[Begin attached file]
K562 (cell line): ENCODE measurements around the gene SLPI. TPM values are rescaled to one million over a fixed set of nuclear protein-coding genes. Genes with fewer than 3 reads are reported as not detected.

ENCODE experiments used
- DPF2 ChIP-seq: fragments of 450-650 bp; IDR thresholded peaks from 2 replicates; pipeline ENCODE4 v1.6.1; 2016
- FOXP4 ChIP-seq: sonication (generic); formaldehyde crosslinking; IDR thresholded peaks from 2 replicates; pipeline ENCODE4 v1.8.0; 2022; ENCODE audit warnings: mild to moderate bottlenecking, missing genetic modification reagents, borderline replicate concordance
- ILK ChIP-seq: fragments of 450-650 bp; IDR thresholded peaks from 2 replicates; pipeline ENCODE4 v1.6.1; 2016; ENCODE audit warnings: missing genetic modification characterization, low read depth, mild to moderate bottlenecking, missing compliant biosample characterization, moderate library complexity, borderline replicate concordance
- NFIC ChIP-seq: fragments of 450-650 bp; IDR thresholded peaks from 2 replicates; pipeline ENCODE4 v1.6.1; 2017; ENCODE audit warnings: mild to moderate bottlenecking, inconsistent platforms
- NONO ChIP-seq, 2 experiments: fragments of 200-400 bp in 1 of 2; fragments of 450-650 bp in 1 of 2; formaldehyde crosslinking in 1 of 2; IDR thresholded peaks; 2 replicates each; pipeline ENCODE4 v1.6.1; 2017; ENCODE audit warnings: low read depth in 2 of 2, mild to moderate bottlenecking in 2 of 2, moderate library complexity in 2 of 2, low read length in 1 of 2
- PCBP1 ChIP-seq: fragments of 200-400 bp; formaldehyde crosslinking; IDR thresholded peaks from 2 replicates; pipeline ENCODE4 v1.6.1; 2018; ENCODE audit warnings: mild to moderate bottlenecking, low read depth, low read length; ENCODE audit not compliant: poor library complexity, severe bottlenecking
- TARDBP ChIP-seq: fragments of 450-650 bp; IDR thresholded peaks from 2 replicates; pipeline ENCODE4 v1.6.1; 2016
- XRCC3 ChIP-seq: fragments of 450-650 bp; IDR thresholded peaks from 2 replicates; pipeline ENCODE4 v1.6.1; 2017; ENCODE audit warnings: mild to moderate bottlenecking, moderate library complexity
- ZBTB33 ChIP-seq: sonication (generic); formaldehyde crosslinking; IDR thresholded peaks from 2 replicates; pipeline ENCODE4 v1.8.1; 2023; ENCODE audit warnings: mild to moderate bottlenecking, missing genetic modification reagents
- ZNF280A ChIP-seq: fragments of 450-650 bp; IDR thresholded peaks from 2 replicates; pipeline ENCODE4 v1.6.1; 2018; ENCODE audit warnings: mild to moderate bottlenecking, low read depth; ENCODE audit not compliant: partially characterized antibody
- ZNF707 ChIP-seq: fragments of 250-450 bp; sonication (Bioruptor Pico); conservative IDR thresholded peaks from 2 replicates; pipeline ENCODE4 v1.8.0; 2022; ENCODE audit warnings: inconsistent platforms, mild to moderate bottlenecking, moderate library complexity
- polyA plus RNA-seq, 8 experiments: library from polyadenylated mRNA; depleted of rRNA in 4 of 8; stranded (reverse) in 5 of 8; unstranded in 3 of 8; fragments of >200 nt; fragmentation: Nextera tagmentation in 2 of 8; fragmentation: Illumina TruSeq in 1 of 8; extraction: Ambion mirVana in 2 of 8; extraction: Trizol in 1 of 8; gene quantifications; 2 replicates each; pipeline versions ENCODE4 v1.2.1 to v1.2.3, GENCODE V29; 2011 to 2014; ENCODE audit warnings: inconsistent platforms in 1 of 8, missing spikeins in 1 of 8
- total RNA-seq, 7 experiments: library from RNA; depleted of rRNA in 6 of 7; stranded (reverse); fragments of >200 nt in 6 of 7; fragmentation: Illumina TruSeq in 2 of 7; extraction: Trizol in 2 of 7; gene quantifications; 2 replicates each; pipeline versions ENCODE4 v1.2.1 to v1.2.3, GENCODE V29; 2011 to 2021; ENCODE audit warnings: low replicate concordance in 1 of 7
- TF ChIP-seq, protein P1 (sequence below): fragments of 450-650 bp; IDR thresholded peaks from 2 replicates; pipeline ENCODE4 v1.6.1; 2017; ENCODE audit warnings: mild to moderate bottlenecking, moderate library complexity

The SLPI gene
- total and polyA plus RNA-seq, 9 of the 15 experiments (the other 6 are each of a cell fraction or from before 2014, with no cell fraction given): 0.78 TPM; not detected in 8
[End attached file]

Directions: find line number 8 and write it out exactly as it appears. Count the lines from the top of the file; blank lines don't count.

- PCBP1 ChIP-seq: fragments of 200-400 bp; formaldehyde crosslinking; IDR thresholded peaks from 2 replicates; pipeline ENCODE4 v1.6.1; 2018; ENCODE audit warnings: mild to moderate bottlenecking, low read depth, low read length; ENCODE audit not compliant: poor library complexity, severe bottlenecking